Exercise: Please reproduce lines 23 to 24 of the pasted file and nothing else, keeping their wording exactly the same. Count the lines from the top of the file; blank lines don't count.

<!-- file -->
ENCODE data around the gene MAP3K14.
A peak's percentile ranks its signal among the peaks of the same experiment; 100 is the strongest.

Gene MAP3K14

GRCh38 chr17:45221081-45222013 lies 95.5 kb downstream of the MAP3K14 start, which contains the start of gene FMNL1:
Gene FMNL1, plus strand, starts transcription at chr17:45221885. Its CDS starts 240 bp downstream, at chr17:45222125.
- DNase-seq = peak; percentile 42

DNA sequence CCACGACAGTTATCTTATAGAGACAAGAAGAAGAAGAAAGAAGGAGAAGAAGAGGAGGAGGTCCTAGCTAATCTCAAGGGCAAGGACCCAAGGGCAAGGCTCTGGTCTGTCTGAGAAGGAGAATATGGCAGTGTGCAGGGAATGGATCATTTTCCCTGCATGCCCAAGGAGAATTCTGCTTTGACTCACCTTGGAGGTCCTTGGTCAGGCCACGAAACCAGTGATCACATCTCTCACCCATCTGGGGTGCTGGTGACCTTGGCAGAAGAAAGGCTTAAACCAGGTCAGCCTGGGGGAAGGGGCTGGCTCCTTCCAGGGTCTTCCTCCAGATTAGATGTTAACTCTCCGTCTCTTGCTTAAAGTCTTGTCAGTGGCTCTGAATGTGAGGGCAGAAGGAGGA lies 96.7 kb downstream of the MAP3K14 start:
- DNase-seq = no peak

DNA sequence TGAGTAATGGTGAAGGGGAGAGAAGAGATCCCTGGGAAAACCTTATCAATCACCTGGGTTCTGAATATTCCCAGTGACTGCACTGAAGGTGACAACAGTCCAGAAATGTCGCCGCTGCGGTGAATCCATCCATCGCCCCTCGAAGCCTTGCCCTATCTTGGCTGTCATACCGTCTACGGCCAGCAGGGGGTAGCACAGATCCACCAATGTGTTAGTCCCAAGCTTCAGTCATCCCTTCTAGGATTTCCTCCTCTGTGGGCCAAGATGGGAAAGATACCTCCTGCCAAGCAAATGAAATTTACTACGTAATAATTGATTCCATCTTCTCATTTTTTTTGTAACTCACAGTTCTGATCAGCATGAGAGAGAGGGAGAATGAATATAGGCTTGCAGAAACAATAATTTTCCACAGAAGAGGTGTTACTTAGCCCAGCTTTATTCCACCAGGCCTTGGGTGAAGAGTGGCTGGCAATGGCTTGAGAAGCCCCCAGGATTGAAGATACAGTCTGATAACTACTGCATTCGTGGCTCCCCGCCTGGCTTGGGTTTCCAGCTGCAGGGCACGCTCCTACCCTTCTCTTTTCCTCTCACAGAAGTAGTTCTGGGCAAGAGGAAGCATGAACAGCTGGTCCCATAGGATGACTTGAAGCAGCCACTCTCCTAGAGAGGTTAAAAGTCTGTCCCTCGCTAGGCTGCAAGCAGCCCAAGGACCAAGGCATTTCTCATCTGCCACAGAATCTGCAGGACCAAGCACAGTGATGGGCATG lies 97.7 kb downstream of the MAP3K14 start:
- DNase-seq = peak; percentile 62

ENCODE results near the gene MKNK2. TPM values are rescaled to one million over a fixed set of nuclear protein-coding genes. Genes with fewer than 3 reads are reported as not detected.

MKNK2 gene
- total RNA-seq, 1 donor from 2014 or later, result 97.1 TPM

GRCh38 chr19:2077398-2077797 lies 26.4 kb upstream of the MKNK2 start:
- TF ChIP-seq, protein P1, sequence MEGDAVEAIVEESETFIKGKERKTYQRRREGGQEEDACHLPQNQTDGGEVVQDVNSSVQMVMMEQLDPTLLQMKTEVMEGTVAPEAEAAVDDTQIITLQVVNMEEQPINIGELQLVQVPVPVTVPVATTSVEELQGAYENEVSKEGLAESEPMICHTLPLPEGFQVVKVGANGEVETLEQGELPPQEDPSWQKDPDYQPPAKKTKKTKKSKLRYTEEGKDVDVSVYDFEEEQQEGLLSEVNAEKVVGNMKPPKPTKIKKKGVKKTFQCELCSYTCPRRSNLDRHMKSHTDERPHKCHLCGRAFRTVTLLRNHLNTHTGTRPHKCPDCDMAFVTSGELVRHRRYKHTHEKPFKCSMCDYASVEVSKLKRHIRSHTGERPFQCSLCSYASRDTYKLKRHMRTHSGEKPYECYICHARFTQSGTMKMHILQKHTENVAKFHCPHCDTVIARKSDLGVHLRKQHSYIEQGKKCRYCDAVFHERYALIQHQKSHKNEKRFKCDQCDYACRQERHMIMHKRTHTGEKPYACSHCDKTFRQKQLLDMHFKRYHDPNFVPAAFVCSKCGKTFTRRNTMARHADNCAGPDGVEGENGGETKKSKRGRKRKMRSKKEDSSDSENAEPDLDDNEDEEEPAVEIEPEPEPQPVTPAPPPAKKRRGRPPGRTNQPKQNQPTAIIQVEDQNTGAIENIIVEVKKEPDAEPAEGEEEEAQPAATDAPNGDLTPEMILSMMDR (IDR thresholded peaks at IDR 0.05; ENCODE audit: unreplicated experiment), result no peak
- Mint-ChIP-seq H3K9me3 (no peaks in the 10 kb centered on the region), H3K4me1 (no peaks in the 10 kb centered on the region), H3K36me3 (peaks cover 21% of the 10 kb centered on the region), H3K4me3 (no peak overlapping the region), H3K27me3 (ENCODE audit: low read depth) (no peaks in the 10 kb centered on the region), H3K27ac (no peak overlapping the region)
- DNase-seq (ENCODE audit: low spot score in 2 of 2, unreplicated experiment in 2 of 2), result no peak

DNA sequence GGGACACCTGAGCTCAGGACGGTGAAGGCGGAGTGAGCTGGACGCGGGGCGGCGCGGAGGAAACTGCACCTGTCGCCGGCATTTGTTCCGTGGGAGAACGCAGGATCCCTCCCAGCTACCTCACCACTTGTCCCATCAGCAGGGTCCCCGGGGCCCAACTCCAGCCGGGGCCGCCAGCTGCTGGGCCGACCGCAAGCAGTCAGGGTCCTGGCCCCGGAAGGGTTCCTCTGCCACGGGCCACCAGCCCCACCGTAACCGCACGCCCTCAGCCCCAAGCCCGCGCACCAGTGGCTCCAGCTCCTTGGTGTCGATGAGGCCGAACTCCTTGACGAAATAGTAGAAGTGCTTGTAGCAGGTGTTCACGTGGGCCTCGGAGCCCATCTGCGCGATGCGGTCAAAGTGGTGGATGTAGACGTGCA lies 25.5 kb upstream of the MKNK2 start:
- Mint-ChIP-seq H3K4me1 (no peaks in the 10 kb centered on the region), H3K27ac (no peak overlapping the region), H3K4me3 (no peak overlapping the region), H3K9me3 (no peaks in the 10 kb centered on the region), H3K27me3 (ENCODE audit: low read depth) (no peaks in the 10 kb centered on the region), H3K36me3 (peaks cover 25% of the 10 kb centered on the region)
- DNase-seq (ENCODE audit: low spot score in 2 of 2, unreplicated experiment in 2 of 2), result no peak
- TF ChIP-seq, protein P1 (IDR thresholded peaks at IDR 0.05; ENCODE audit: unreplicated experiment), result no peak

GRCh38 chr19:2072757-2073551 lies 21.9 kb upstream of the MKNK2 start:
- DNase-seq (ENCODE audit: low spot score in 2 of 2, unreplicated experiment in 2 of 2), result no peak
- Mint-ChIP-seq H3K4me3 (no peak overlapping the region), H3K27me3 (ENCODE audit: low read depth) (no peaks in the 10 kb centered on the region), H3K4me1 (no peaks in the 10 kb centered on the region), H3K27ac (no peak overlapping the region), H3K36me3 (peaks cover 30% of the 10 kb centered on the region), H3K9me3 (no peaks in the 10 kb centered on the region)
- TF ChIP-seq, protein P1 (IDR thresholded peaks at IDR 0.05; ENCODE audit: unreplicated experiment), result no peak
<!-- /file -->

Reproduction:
- DNase-seq (ENCODE audit: low spot score in 2 of 2, unreplicated experiment in 2 of 2), result no peak
- Mint-ChIP-seq H3K4me3 (no peak overlapping the region), H3K27me3 (ENCODE audit: low read depth) (no peaks in the 10 kb centered on the region), H3K4me1 (no peaks in the 10 kb centered on the region), H3K27ac (no peak overlapping the region), H3K36me3 (peaks cover 30% of the 10 kb centered on the region), H3K9me3 (no peaks in the 10 kb centered on the region)